A huge mistake: Taking the WorkCover QLD lump sum payments without legal advice

When you suffered a work-related injury that has caused a permanent impairment, WorkCover QLD will offer you a lump sum payment to close your claim. You can choose to either reject or accept the offer. But once you accept the offer, the decision is final. So, it is vital for you to seek advice from a compensation lawyer before you decide. Don’t make the mistake of loosing out on a bigger compensation amount.

We have written this article to explain concepts such as degree of permanent impairment, what choice you have when it comes to the lump sum payment, and the difference between a lump sum payment and a common law claim.

 

A huge mistake: Taking the WorkCover QLD lump sum payments without legal advice

 

1. Degree of permanent Impairment – why does it matter? 

As stated in the introduction, WorkCover QLD will only offer you a lump sum payment, if you have suffered a permanent impairment. To be simply put, it is an injury that will not improve any further with treatment and rehabilitation, hence the term permanent. This kind of injury has caused:

  • Loss of effective use of a body part
  • Complete loss of a body part
  • Psychological incapacity

To determine your permanent impairment, WorkCover QLD will arrange independent medical examiners to review your condition. This will only happen after you have received treatment for your injury.

If the independent medical examiners believe your injury has become stable and stationary, in other words, you have reached maximum medical improvement, they will give you a degree of permanent impairment (DPI).

WorkCover QLD will offer you a lump sum payment only if your DPI is higher than 0%.

This is a critical stage for you to seek advice from a compensation lawyer.

Some law firms will charge you a fee and take a part of your lump sum payments. Unlike them, at Ascent Lawyers, we prioritise your needs. With regards to the lump sum payment, we promise not to take a single cent from you if you come to us for advice. We will analyse your circumstances and give you the advice you need. After receiving our advice, you are more than welcome to accept the lump sum payment, or to pursue a common law claim.

 

2. How is the WorkCover QLD lump sum payment calculated? 

Generally speaking, the WorkCover lump sum offer is around $3,300 for each 1% of permanent impairment assessed.

As an example:

  • 5% DPI = approximately $ 16,500
  • 8% DPI = approximately $ 26,400
  • 10% DPI = approximately $ 33,000

 

3. What choices do I have? 

If your DPI is lower than 20%, you must make an irrevocable choice: accept your WorkCover lump sum payment and finalise your claim, or make a common law claim.

If your DPI is higher than 20%, you can accept the lump sum offer and make a common law claim. The common law claim is where you can get a much larger compensation amount.

WorkCover Qld will send you the lump sum offer in a document called a Notice of Assessment. Once you receive this document, you have 20 business days to decide. If you do not respond, the offer is seen as automatically deferred.

You might find it interesting that unpaid interns are also covered under WorkCover.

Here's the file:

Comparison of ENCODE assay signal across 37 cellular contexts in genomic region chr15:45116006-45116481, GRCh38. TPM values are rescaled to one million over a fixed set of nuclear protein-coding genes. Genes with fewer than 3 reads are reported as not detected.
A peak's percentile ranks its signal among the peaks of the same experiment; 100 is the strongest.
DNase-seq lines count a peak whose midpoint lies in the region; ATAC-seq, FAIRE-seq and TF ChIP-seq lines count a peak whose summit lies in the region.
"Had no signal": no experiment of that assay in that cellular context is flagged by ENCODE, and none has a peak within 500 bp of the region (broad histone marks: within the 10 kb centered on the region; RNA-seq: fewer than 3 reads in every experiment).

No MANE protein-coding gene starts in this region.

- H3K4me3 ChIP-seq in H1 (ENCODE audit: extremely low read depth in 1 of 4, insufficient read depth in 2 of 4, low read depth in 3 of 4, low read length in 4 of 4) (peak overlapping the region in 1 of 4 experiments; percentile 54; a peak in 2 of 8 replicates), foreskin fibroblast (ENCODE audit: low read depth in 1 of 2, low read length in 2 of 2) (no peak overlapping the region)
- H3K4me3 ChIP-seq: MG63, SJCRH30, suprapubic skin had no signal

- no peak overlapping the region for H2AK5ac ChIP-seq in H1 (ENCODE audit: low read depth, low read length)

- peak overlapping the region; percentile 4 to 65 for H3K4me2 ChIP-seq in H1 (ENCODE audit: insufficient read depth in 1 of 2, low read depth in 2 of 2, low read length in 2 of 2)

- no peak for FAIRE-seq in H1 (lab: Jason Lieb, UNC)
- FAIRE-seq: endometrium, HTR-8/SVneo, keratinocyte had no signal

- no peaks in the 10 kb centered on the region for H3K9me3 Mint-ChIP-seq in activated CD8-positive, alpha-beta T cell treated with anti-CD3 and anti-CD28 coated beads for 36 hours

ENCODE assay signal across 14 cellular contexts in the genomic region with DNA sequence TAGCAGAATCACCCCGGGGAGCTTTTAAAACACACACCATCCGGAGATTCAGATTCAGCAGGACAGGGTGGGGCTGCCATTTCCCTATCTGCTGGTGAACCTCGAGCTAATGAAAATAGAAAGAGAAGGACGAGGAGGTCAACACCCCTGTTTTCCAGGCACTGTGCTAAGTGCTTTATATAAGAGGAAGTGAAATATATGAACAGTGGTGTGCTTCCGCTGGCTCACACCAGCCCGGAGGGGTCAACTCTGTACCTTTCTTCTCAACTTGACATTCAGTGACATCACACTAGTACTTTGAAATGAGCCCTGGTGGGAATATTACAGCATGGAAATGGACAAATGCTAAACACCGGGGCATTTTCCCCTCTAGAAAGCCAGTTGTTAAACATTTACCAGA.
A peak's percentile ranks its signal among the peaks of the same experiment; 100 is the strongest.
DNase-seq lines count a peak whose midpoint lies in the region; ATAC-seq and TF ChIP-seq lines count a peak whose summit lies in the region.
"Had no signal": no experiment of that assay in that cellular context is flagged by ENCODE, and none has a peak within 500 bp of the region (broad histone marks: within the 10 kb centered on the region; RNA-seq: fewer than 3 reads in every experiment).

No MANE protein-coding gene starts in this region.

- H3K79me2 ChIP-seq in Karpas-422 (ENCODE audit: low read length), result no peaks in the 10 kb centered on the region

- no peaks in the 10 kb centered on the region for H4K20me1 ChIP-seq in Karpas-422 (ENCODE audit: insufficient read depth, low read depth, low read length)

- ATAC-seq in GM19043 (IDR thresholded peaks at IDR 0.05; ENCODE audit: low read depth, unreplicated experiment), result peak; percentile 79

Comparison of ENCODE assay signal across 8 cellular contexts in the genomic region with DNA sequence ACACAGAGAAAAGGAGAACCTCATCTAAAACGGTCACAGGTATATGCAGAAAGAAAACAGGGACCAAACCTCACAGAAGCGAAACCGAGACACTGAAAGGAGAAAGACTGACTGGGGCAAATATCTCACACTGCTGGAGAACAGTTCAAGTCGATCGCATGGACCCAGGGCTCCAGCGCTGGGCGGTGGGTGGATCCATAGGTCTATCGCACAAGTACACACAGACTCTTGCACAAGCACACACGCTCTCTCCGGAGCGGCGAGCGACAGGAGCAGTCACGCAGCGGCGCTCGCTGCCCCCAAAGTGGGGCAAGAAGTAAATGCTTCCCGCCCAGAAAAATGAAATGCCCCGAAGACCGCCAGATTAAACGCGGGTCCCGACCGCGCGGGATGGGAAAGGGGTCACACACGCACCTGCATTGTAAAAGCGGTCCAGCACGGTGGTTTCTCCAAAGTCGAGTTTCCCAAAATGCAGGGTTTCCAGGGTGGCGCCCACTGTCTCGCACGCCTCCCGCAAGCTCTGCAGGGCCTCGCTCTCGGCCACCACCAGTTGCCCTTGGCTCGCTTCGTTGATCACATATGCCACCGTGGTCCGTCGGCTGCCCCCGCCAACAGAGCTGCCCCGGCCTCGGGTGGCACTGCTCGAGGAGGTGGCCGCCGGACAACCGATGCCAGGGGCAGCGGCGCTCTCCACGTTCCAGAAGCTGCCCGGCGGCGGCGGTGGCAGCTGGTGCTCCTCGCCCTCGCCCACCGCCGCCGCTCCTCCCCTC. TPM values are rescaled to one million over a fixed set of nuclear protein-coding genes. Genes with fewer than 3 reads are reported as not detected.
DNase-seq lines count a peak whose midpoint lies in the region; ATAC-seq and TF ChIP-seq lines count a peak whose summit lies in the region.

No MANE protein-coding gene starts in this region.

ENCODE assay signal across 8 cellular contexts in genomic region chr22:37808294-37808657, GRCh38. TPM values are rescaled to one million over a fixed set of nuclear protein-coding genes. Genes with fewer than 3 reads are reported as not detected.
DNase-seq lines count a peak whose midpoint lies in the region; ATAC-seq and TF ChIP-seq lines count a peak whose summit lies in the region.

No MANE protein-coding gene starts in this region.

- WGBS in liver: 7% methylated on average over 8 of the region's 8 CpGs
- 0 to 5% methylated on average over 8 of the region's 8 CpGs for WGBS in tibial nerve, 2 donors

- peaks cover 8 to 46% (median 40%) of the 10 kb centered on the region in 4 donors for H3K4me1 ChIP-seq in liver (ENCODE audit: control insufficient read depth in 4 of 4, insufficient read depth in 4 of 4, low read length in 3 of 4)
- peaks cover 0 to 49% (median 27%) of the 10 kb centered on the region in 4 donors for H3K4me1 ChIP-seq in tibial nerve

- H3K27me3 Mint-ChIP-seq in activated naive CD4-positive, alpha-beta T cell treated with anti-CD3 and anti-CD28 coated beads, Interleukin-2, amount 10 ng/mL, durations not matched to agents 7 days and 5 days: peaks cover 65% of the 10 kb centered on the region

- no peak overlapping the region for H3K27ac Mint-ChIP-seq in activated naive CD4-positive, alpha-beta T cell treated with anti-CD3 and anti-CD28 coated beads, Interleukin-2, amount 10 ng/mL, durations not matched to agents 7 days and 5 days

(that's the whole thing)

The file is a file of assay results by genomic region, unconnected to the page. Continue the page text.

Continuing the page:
A huge mistake: Taking the WorkCover QLD lump sum payments without legal advice

 

4. What is a common law claim? 

Not everyone can make a common law claim! A common law claim is only possible if we can establish that your employer was negligent, due to their negligence, you suffered a workplace injury.

A common law claim will give you a larger compensation amount compared to that of the lump sum payment. This is because, the compensation amount will be based on the following factors:

  • Pain and suffering – compensation for your injury, largely dependent on your DPI
  • Past loss of income – the income you lost because of your injuries and the subsequent recovery
  • Future loss of income – the income you are likely to not earn from the date your common law claim resolves to the year you retire
  • Future out of pocket expenses – covers future medical, hospital, rehabilitation, medication and travel expenses

 

5. WorkCover QLD Lump sum payment vs Common law claim: a case study 

For you to truly understand why it is important to seek legal advice before deciding, we have summarized a case study for you.

In October 2014, a man named Frank Mills suffered a workplace injury, while he was working for BHP. Frank suffered injuries to his neck and right shoulder.

After making a claim with WorkCover Qld, he received a DPI rating of 12%. Subsequently, Frank received an offer for a lump sum payment in the amount of $36,886.20.

Since Frank’s DPI was 12%, lower than 20%, he could only choice between accepting the lump sum offer or starting a common law claim. Frank decided not to accept the lump sum offer. He engaged a solicitor to help me with his common law claim. In the end, Frank’s total compensation amount was $1,013,131.89

The lump sum payment was $36,886.20. The common law claim was $1,013,131.89. The difference was $976,245.69. This means that if Frank had decided to take the lump sum payment, he would have missed out on nearly a million dollars.

 

6. Conclusion 

The key takeaway here is to not accept the lump sum payment before seeking legal advice. You must acquire legal advice before deciding. You must not make the mistake of missing out on a much larger compensation amount.

Here at Ascent Lawyers, we offer a No Win No Fee cost agreement for all workplace injury claims. We are proud to be your worry-free legal solution. Give us a call today!

 

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Special notice: This article is for informational purposes only and cannot be regarded as legal advice. Please contact us for specific advice tailored to your situation.

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